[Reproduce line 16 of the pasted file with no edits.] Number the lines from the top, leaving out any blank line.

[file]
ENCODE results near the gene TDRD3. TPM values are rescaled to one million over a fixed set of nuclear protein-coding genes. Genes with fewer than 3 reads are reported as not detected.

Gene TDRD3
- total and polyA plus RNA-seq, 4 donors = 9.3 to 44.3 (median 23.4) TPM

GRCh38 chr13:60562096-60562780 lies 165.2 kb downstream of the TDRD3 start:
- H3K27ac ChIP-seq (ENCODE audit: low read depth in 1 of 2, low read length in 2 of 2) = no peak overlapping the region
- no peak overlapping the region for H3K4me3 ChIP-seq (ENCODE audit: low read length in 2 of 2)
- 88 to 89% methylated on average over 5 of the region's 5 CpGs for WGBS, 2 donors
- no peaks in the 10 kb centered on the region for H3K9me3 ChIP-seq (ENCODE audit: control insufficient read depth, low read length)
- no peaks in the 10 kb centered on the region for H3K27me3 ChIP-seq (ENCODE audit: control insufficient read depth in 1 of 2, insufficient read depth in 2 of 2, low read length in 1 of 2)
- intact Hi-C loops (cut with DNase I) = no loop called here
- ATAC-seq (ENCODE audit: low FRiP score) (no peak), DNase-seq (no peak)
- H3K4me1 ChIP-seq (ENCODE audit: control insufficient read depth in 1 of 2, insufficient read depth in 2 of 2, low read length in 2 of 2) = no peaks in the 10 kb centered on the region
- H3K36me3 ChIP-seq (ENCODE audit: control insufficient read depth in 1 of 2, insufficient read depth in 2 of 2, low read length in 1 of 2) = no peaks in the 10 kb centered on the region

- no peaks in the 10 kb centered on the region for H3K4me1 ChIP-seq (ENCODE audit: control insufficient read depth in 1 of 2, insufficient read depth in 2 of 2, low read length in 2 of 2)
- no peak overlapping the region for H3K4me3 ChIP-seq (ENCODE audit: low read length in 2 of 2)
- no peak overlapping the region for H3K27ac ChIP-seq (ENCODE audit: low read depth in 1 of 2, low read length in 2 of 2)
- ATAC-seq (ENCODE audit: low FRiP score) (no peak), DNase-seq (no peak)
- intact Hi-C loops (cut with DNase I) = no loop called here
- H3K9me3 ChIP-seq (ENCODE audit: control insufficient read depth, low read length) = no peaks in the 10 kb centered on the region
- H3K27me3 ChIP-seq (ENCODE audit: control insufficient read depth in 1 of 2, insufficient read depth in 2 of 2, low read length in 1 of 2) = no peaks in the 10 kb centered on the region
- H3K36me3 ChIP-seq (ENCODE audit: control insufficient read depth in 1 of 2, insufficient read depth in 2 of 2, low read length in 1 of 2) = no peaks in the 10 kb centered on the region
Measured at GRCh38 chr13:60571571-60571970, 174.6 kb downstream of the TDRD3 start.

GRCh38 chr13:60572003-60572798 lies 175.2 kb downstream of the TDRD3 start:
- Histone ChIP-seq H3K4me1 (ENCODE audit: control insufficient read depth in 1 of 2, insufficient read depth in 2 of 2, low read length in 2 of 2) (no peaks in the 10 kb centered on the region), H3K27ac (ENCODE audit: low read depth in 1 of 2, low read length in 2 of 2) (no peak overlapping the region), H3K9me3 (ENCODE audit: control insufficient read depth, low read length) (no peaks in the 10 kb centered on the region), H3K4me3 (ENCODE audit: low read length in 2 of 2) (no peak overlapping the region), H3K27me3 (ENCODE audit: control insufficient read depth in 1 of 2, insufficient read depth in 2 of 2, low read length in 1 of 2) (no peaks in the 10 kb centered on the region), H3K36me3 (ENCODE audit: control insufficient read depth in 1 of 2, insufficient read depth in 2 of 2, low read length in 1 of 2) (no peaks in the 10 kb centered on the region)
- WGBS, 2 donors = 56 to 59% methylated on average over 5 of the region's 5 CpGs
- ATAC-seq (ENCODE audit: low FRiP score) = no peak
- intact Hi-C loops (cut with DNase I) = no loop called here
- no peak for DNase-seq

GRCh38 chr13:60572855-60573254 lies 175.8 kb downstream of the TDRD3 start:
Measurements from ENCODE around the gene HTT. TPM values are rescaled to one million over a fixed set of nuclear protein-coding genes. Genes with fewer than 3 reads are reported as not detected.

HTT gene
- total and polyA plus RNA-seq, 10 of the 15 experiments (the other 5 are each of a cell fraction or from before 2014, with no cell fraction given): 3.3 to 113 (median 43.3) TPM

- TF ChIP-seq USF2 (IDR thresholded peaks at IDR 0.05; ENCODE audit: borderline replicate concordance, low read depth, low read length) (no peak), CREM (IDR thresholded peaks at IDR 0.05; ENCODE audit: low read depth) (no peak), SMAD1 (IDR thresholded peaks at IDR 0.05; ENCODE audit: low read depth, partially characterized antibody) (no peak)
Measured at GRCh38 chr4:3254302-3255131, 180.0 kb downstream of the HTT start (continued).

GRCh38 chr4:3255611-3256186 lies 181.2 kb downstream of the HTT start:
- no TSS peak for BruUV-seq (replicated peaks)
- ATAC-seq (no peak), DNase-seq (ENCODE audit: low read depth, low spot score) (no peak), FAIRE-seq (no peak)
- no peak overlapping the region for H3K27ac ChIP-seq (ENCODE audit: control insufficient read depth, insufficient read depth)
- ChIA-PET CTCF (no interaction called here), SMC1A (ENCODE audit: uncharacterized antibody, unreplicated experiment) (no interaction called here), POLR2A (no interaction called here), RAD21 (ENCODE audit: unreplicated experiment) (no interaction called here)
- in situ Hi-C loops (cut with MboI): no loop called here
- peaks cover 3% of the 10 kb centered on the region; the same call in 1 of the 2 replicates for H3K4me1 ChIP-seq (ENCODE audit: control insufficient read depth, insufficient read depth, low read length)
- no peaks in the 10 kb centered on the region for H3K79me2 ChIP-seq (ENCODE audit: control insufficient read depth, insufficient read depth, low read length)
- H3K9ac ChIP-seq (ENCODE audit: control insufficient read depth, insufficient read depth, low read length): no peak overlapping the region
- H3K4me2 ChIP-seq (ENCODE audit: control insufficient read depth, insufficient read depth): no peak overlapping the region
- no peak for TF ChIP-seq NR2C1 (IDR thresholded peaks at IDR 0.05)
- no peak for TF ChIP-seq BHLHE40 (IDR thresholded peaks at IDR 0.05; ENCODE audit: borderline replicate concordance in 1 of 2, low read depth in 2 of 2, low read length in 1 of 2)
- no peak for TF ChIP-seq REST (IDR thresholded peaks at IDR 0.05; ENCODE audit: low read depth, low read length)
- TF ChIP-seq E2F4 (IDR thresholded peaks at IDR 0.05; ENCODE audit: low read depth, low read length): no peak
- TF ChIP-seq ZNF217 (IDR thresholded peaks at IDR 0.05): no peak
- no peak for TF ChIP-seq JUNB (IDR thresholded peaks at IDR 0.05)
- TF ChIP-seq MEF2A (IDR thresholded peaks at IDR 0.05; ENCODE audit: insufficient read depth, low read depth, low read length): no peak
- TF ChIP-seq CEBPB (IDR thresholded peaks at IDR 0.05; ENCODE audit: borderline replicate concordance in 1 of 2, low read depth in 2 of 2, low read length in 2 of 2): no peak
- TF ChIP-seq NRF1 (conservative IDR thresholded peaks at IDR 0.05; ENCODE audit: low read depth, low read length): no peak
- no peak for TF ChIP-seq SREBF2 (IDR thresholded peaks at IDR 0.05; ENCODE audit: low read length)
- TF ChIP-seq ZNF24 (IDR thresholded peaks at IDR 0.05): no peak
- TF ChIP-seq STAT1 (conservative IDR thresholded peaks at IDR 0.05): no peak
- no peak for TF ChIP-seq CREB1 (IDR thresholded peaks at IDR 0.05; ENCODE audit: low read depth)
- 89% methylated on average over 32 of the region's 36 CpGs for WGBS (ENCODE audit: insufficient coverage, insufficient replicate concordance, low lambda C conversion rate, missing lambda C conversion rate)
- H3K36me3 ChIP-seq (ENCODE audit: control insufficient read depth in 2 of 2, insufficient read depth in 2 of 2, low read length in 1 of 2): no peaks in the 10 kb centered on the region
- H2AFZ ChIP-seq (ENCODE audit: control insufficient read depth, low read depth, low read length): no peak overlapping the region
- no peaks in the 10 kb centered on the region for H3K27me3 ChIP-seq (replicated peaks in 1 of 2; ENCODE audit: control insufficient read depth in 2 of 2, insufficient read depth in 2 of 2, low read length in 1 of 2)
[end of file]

- no peak overlapping the region for H3K27ac ChIP-seq (ENCODE audit: low read depth in 1 of 2, low read length in 2 of 2)